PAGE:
Rising tempers at the shambolic organisation by Britain's largest cycling club and leading magazine quickly blow away in the sweep down the hill from Alexandra Palace in the dawn light. Then right at the traffic lights and Muswell Hill, the first of many climbs today. Next to me a change down is accompanied by a nasty crunch as a rear derailleur is ripped out and drags along the road. Bad luck for someone.
The roads out of London are still quiet before the morning rush hour and soon it is out into the undulating Hertfordshire country lanes. The sky is bright but a strong westerly wind is blowing which is to become a feature of the day. Not the tail wind I'd hoped for but at least it's not too much of a head wind for now.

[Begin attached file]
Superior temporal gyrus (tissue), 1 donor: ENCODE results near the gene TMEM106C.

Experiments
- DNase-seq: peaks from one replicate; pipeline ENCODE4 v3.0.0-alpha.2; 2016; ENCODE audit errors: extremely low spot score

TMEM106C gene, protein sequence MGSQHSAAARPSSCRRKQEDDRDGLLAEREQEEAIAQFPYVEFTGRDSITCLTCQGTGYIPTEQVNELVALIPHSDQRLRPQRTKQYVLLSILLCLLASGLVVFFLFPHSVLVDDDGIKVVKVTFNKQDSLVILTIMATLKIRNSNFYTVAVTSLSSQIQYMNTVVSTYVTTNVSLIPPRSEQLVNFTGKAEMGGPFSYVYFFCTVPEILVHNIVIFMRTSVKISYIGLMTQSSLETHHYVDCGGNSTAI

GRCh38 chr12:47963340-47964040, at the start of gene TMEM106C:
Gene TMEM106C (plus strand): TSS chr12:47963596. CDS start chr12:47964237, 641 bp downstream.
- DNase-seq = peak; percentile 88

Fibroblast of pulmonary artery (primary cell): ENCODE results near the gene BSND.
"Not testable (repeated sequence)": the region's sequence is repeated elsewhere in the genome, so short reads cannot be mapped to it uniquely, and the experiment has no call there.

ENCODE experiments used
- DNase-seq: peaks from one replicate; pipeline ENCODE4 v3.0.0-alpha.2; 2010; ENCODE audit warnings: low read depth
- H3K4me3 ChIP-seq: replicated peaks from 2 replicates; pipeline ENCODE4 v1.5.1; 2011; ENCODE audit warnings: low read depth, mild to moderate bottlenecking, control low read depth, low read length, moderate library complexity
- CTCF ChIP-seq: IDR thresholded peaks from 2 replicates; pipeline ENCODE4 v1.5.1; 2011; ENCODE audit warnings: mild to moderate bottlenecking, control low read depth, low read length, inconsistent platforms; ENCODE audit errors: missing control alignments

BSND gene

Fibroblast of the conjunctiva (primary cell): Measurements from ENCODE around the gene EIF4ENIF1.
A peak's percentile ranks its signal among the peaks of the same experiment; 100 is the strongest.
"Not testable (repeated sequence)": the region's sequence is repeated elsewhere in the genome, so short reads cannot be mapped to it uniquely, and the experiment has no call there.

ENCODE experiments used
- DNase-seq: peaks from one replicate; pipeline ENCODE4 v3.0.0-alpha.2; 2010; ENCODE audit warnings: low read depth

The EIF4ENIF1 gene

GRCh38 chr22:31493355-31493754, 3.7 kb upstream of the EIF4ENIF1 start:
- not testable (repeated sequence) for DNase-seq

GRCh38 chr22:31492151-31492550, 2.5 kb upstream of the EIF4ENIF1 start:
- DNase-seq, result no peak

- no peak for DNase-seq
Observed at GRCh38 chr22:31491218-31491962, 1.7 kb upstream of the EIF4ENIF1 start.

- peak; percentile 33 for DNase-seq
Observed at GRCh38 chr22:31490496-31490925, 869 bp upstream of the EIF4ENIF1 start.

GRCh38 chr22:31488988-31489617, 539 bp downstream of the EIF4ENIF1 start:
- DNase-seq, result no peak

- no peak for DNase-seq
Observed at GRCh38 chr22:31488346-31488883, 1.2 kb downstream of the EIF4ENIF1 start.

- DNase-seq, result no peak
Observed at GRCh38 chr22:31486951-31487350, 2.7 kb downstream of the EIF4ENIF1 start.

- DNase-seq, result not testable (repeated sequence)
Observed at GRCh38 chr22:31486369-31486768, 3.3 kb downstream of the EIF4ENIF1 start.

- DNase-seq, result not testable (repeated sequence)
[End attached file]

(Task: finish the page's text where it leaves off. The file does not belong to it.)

I pretty soon realise I have to make my own pace and be unsociable to those who ride either a little too fast or too slow for my comfort. There is a broad swathe of cyclists sweeping down the lanes and I am constantly catching or being caught by others and having brief chats before separating again.
Seven thirty sees the A505 of home territory sweep past and then onto to Ashwell. A quick phone call home, no more than 7 miles away, will catch the family before the school run and I can call for my wind vest for later in the day when Sue plans to drive out to meet up with me
Two miles out of Gamlingay and a red Discovery roars past and pulls in to the side of the road. Two girls are frantically waving out the back window, wind vest in hand. The school run has obviously taken a long detour this morning.
On to Gamlingay and the first feed stop at the school. Rice pudding and peaches, hot coffee and as much PSP energy drink as you can carry. Mmmmm. I top up my Camelback bladder and set off for the next leg to Peterborough.